Abcessed Teeth & Dental Infections
An abscessed tooth is a painful infection at the root of a tooth or between the gum and a tooth. It’s most commonly caused by severe tooth decay. Other causes of tooth abscess are trauma to the tooth, such as when it is broken or chipped, and gingivitis or gum disease.
If bacteria is able to enter the center of the tooth infect the center of the tooth through openings made by dental trauma or gum disease, an infection can result. This infection may also spread from the root of the tooth to the bones supporting the tooth. Left untreated, this can result in severe pain, infection, loss of tooth or teeth, and a medical emergency.
Signs & Symptoms of Tooth Abscess or Infection
Symptoms of an abscessed tooth and possible infection can include:
- Severe and continuous toothache, or shooting pain
- Pain when chewing
- Sensitivity of the teeth to hot or cold
- Bitter taste in the mouth
- Foul smell to the breath
- Swollen neck glands
- General discomfort or ill feeling
- Redness and swelling of the gums
- Swollen area of the upper or lower jaw
- An sore on the side of the gums, or what may look like a pimple or bubble near your tooth. May be open or draining
If the pain goes away and you did not seek treatment, it is possible that the nerve inside the tooth died, which would relieve some of the pain. However, it does not mean that you are well, or that there is not a problem with your tooth. You are advised to contact 1st Family Dental for an emergency walk in appointment as soon as possible.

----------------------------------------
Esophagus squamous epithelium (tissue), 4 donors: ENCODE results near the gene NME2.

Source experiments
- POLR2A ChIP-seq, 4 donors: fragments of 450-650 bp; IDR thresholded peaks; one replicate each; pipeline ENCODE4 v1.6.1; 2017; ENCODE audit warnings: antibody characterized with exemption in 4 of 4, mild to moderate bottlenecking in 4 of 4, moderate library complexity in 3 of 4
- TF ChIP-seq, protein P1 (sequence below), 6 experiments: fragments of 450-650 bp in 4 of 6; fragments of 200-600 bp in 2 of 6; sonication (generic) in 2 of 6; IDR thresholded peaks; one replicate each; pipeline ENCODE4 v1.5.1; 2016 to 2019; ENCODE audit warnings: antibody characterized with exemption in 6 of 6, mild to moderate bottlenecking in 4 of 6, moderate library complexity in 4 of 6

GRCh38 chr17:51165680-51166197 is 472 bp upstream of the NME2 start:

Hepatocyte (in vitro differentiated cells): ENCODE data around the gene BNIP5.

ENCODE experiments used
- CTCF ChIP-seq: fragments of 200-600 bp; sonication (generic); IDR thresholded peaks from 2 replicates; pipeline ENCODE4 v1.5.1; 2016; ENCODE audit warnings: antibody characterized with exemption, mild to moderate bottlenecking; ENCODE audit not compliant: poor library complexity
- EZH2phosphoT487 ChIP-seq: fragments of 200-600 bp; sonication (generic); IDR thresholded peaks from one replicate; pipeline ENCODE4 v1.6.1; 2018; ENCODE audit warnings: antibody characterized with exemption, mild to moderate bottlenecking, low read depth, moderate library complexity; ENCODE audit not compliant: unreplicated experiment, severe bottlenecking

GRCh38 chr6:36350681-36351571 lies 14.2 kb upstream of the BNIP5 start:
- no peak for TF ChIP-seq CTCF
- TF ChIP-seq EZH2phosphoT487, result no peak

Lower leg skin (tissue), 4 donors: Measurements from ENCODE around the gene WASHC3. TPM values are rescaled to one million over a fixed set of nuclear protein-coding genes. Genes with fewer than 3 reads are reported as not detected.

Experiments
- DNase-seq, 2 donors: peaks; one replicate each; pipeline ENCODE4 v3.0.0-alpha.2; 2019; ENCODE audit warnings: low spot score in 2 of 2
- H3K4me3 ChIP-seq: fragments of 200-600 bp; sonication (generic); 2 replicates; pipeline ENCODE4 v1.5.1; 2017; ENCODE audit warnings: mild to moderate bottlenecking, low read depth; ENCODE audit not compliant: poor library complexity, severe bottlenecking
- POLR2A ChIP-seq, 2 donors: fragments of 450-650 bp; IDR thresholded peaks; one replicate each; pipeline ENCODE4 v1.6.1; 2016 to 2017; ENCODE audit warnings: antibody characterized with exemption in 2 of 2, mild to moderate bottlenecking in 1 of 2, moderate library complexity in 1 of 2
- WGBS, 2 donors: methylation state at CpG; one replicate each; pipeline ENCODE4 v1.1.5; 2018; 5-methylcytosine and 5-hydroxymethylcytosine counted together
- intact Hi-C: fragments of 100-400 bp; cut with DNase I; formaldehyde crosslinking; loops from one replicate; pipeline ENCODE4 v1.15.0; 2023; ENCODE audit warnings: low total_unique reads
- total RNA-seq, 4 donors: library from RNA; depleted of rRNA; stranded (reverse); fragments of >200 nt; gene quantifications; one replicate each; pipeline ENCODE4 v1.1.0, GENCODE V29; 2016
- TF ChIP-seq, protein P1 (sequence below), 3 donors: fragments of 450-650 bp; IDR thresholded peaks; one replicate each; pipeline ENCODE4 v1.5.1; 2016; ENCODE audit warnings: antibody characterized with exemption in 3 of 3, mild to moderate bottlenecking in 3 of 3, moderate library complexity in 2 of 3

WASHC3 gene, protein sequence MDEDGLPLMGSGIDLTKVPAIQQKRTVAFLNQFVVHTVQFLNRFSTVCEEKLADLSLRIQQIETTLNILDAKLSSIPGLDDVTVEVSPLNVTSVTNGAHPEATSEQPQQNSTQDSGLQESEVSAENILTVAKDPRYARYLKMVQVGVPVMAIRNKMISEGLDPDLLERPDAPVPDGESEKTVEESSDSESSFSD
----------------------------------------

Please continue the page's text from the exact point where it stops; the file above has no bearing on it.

Diagnosis & Treatment
Your dentist will conduct an emergency exam of the affected area, which can include x-rays to determine the extent of and any potential causes of the issue. Be sure to let your dentist know if anything happened to cause trauma to your tooth recently, or if you had any recent changes in your medical history.
Your dentist may need to drain the abscess and/or prescribe an antibiotic regimen to be able to evaluate the tooth further, or to be able to provide necessary treatment such as a root canal to address the reason for the abscess.
Draining the abscess, starting a root canal and pain medication can all help to relieve the symptoms of many types of dental emergencies. However, the relief of pain does not mean that the cause of the issue has been fixed. If your dentist recommends that you return to complete root canal or receive other dental treatment, we cannot recommend strongly enough that you complete this treatment, to avoid possible painful or costly dental emergencies in the future, or even possible medical emergencies.